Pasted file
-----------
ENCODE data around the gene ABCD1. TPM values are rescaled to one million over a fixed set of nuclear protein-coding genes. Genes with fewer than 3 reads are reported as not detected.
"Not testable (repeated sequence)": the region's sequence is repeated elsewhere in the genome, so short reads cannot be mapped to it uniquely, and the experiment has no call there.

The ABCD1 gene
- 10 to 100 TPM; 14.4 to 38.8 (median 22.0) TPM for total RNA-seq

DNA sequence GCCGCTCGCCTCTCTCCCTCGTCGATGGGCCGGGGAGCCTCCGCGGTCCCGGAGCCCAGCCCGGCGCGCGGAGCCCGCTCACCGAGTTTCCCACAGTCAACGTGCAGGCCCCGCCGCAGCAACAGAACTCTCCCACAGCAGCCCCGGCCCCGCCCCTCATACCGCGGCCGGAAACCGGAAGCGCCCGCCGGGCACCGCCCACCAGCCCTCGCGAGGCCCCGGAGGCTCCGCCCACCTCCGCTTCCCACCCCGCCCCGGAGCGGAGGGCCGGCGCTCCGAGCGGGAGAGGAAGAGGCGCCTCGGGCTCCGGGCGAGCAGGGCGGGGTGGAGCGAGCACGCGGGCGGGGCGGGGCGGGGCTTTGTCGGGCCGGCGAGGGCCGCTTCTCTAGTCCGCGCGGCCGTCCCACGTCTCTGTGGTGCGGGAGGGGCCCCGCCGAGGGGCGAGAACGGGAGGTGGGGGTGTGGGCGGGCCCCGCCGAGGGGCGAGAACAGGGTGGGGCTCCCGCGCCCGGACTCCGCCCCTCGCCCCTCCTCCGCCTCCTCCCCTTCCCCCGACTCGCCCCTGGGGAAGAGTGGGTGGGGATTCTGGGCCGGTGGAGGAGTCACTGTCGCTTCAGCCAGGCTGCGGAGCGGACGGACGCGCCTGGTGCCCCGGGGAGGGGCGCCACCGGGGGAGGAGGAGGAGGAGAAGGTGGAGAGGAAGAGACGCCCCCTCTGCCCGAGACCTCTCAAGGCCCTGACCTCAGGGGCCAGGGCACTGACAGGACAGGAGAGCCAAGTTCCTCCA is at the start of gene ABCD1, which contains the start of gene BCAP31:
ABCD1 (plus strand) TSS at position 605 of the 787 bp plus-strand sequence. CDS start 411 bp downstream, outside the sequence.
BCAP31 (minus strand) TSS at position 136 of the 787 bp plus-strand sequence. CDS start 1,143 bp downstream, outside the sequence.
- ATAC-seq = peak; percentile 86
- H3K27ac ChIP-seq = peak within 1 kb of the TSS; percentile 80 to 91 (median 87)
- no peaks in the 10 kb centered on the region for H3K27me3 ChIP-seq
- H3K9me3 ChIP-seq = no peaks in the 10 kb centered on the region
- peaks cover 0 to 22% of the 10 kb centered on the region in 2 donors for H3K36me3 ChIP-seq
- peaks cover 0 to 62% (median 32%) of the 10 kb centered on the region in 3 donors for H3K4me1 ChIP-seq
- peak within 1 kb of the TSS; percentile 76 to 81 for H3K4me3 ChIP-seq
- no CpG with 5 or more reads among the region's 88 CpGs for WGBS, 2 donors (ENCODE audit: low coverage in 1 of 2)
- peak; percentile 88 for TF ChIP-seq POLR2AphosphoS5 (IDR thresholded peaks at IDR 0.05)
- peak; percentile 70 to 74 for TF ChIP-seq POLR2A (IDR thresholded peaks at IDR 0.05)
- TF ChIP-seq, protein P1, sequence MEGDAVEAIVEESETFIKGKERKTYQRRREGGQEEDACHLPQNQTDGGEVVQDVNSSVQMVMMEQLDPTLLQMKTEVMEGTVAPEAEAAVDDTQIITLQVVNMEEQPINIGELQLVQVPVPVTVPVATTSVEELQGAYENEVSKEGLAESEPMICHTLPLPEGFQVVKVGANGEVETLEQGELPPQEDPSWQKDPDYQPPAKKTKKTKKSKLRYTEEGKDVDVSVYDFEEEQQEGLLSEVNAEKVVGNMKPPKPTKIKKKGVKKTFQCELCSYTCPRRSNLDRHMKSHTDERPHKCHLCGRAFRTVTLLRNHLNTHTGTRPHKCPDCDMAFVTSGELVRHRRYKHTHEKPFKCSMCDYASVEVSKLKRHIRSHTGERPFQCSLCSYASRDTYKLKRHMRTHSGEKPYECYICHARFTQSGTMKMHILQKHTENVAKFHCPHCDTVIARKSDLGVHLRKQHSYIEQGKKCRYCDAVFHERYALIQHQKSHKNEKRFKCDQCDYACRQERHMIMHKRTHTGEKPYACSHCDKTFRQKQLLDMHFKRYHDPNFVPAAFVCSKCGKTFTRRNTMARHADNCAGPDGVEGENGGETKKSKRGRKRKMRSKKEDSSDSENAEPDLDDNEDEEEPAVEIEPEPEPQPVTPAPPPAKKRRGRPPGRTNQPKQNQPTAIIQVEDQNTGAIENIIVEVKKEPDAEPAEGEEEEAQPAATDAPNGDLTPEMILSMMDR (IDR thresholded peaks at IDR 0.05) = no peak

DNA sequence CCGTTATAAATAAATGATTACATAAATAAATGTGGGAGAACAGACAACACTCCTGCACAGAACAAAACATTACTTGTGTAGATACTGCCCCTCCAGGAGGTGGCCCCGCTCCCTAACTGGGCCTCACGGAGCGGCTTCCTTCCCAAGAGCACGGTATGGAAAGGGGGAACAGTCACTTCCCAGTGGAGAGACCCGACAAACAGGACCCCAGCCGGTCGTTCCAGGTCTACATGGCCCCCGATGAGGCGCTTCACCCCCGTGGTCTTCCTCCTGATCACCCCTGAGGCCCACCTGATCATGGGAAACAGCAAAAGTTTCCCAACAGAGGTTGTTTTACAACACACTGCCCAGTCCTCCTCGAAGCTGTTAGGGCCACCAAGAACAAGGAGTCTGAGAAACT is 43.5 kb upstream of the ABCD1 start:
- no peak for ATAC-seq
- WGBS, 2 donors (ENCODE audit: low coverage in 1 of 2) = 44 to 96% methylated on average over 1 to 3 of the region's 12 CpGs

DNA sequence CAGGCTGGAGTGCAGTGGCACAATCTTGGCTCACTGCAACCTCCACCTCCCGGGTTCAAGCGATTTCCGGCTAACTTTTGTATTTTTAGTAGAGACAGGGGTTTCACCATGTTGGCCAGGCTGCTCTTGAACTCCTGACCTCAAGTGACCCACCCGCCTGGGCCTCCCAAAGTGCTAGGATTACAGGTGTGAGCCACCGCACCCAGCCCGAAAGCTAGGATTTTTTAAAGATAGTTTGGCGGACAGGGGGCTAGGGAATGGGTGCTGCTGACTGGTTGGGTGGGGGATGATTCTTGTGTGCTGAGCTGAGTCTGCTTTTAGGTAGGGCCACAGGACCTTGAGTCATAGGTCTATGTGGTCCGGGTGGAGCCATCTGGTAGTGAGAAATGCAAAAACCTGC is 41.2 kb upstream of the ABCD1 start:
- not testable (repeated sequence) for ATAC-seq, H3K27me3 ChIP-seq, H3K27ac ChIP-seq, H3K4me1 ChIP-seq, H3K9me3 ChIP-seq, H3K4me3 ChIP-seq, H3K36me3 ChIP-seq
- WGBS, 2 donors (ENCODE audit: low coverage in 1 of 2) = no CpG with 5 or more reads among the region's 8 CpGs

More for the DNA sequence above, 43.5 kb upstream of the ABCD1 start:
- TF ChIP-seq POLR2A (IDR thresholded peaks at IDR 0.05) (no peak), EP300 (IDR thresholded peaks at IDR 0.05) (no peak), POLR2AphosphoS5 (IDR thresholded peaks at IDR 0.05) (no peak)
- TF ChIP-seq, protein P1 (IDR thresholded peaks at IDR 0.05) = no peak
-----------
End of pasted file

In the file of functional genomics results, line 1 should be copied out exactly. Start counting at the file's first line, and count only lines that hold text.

ENCODE data around the gene ABCD1. TPM values are rescaled to one million over a fixed set of nuclear protein-coding genes. Genes with fewer than 3 reads are reported as not detected.